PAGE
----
In Machiavelli’s, The Prince, he discusses with the reader what a prince should look like and how he should act in the presence of his kingdom. Many of these traits are what everyone man and woman should follow, including being compassionate, strong, and intelligent. Consequently, Machiavelli really focuses on the traits of a true prince, such as Julius Caesar. Caesar was a ruler who ruled by force, kept his word, and had his hands on cruelty and mercy. These three traits make what a true prince and Machiavelli would support Caesar in these acts. Furthermore, force, a man of his word, cruelty, and mercy is one of the three main traits of a prince and hence makes Julius Caesar a perfect form of a prince.
Julius Caesar’s power by force is one of the three traits of a prince he has. When he came to power in 60 BC, he forged an alliance with Pompey, a general from this era, allowing him to have complete authority over Rome. He also allied with Cassius, a wealthy patrician of the time. With these two men in his back pocket, he could be a leader of complete force. As Julius Caesar once said, “Without training, they lacked knowledge. Without knowledge, they lacked confidence. Without confidence, they lacked victory” (“Julius Caesar Quotes.” 1). Caesar was all about victory and he had to get his victory. After the alliance with Pompey and Cassius, the people saw that he was strong and they supported him. He ruled with confidence in himself and therefore that confidence showed in his ruling. Through his confidence, he was able to rule by force. He was also a man of many talents, allowing him to assume full rule over Rome. He had humor, charm, and personality that enabled him to win over his power. His ability to speak well also worked to his advantage because he was able to persuade the people of Rome and his enemies to his favor. Moreover, Machiavelli’s vision of a prince shows that Caesar’s power by force strategies nominate him for a perfect prince.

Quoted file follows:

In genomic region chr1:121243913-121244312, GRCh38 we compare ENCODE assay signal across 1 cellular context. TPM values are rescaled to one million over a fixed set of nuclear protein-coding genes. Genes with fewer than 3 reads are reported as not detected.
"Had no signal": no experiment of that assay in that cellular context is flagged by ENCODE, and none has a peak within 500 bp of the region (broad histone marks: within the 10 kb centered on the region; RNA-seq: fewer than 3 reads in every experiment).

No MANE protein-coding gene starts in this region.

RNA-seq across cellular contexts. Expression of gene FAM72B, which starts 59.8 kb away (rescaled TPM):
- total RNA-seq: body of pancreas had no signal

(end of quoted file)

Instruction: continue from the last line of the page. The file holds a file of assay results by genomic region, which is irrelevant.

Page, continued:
A man of his word is one of the most powerful me there is. Machiavelli’s vision of a prince included this very attribute. During the Galactic Wars, Caesar was captured by a band of pirates in 75 BC. He told the men to take captured him that when they set him free, he will hunt them all down and kill every last one of them. Hence, when he was released, the pirates thought he was joking, but little did they know that he had not forgotten. A little while later, Caesar returned to kill every man of that clan. In this action, although ruthless, Caesar showed that he was a man of his word. He showed everyone around him that he meant business and this sent a message to his enemies. As Julius Caesar once stated, “If you must break the law, do it to seize power: in all other cases observe it” (“TOP 25 QUOTES BY JULIUS CAESAR (of 70): A-Z Quotes.” 1). Moreover, Caesar was a man of power, but he was also a man of his word. To seize power, you must break the law, and when he went to conquer Pompey and Cassius, he did this very thing. He also observed power as the life it was a person it’s self. He kept his word when conquering Pompey and Cassius, hence he kept it throughout his reign.
Since Caesar had a rule over his kingdom and was a man of his word, Machiavelli’s vision of a prince shows that Caesar is a perfect man for the job.
In chapter 17 of The Prince, by Machiavelli, he advocates that a ruler should be Cruel and Merciful. He should have a sense of mercy, but not be taken away with being too merciful. Cruelty restores order and lets the prince be sure that in a state of conflict or war, that he will have the backs of the people and have an army to fight for him. When Caesar went to conquer Pompey in 48 BC, he left Rome with 20,000 soldiers. These men were war veterans and were skilled fighters under Caesar control. During the war, the encountered Pompey, who had 50,000 soldiers at his disposal. While they were outnumbered, they really had the advantage — Caesar. Caesar was a cruel leader that would not accept defeat. They went into that battle and won, coming home victorious. It is important for a leader to have a nice side, but if they want to keep their kingdom in line, they have to approach with cruelty. Machiavelli stresses this importance in his book and would proudly look at Caesar as a prince. Although a prince should have so mercy in his playbook, cruelty shows the peasants of the kingdom who is in charge and evidently, leaves the prince with an army.
Consequently, Julius Caesar makes the perfect form of a prince showing that he has the traits of force, a man of his word, cruelty, and mercy — the three main traits. When coming home from defeating Pompey, he showed force in his action and displayed he was in charge. After being captured by pirates, he told them that he would come back and kill them, and he did — keeping his word. Lastly, When he went to conquer Pompey, he showed that strength is not just in numbers, hence showing his sense of cruelty over merciful. All of the things Caesar did in his career show that he is a version of the prince that Machiavelli who have supported. Hence, the traits to be a prince shown through Caesar’s actions reveal his inner prince — the perfect prince.